Rugby World Cup: Sam Whitelock credits All Blacks greats after equalling Richie McCaw's record

Now standing alongside Richie McCaw as New Zealand's most-capped player, Sam Whitelock credits the All Blacks of yesteryear for setting the example of how to become an all-time great.  

On Saturday (NZ time), Whitelock took the field for the 148th time in the black jersey, equalling his former captain's tally of test caps, with only Wales' Alun Wyn Jones (170) playing more internationals than the Kiwi pair.  

What's more, with the All Blacks guaranteed at least two more games in pool play – with Italy and Uruguay to come - as well as a prospective quarter-final, it's well within reach that Whitelock could become the first Kiwi to play 150 tests.

Sam Whitelock and Richie McCaw (2011).
Sam Whitelock and Richie McCaw (2011). Photo credit: Getty Images

That, coupled with being one of a handful of players to win two Rugby World Cups and numerous Super Rugby titles, is an earned achievement for a man who has quietly become one of New Zealand's greatest players.   

At 34, this World Cup will be Whitelock's last.   

Next year, he'll join younger brother Luke in playing for French club Pau and, therefore, be ineligible to turn out for the All Blacks - as per New Zealand Rugby's selection policy.   

With his days in the black jersey numbered, Whitelock instead chose to look back and give credit for those who lay the platform to achieve the feats he has.  

"It's a weird one, actually," professed Whitelock. "When I first started, Richie, Mils [Muliaina] and those guys were on about 70-80 test matches.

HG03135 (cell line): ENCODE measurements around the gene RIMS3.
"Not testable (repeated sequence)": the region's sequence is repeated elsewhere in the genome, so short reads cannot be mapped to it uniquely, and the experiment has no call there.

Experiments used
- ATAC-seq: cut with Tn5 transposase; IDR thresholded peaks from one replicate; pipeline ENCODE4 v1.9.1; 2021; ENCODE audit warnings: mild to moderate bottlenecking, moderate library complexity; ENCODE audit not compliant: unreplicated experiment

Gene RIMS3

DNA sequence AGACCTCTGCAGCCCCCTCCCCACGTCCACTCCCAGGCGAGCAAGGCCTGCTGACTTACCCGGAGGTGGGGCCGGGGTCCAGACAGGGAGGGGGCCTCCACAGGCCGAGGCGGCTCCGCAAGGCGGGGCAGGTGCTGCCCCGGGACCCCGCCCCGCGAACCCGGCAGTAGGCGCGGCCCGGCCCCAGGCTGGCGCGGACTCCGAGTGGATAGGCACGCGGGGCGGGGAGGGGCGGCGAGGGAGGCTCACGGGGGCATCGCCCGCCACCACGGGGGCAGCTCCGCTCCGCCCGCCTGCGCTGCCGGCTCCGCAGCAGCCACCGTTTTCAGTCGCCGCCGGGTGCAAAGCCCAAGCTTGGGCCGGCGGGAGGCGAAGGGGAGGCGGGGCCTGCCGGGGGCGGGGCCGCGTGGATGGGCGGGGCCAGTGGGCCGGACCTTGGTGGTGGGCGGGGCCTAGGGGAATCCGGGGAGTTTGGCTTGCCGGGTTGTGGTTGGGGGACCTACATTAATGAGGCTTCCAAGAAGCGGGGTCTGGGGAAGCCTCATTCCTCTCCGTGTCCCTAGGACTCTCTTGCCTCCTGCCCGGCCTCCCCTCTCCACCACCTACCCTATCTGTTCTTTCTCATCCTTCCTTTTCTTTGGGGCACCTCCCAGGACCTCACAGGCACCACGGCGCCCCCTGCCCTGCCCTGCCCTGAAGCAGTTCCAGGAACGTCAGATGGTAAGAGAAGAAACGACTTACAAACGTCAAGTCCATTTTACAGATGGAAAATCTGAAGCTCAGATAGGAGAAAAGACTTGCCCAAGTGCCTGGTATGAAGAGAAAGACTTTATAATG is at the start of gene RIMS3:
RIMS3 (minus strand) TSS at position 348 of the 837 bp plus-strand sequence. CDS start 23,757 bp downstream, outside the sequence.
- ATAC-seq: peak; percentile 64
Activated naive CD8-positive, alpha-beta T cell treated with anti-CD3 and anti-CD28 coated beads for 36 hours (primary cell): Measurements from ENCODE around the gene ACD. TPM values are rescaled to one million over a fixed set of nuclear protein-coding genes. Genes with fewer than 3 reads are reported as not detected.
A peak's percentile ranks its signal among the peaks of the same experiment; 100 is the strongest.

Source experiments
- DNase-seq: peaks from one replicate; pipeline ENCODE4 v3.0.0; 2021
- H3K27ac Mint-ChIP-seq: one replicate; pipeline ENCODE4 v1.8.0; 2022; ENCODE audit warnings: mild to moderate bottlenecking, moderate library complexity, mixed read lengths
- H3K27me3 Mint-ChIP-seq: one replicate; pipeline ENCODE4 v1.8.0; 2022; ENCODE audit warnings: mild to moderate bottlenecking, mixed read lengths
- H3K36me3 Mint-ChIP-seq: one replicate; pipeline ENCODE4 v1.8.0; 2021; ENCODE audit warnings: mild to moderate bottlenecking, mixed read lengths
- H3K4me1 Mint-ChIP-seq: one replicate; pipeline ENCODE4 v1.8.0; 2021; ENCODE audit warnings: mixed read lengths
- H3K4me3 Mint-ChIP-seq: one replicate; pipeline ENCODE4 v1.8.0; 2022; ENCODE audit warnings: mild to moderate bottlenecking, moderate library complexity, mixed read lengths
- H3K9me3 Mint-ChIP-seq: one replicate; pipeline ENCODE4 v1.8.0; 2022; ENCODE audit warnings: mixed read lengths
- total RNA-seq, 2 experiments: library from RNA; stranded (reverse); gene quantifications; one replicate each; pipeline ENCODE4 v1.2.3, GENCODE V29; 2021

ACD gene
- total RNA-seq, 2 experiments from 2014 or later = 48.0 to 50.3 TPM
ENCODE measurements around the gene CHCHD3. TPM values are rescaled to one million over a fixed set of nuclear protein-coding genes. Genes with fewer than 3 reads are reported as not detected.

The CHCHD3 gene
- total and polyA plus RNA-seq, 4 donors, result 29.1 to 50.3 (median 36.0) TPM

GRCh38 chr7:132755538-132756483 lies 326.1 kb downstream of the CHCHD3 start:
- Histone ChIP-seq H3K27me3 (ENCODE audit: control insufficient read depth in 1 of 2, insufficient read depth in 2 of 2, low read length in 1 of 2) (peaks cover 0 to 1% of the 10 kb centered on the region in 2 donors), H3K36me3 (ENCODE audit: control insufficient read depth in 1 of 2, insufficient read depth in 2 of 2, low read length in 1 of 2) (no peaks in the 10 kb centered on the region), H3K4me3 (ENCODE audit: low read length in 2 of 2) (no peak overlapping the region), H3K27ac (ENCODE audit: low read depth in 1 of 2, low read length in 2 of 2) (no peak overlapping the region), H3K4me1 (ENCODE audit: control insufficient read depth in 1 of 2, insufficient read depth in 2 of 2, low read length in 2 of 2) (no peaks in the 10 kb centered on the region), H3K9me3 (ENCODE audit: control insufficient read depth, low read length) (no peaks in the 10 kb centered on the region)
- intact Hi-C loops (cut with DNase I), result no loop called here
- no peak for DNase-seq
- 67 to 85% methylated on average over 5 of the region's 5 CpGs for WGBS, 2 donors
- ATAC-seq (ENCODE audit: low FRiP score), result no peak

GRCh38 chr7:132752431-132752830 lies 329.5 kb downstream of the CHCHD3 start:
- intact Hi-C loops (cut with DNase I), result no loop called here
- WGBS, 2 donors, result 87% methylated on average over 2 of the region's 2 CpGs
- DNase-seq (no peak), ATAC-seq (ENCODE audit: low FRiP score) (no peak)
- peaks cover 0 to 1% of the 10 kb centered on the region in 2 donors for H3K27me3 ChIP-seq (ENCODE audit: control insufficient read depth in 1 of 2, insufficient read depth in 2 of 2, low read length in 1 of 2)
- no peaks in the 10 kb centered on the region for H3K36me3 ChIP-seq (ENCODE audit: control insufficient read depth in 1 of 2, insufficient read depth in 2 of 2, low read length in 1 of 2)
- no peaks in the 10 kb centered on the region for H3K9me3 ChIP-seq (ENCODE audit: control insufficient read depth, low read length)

Sam Whitelock.
Sam Whitelock. Photo credit: Getty Images

"They set the tone for a lot of us younger guys coming in. They set the benchmark and it gives something to chase or aspire to.  

"It's very humbling to be anywhere near those guys."  

Now, though, Whitelock will undoubtedly look to finish his test career with a third World Cup - a feat no player in the men's game has achieved.  

But unlike other years, the All Blacks are considered outsiders to lift the Webb Ellis Cup for the fourth time.  

A tournament-opening loss to France showed that there is still plenty to do for the All Blacks and, while the 71-3 win over Namibia would have restored confidence, the true yardstick won't be measured until the quarter-finals at the earliest.  

For Whitelock, the onus is now on the All Blacks to build back from where they were at the start of the year and being exposed to nations like Ireland, South Africa and France gives ample opportunity.

"It doesn't matter what tournament it is, but a World Cup even more so," he added. "We've just got to grow, evolve, adapt.

"Teams are playing differently at this World Cup. We're kind of working that out with the weather. 

"It's [about] working out what we need to do, and how we need to do it.  

"But at the same time, it's a great opportunity when we do get that stuff coded to go have a look, see what they're doing and how they're doing it."

The All Blacks will now enjoy a week off, before returning to action against Italy in Lyon on September 30.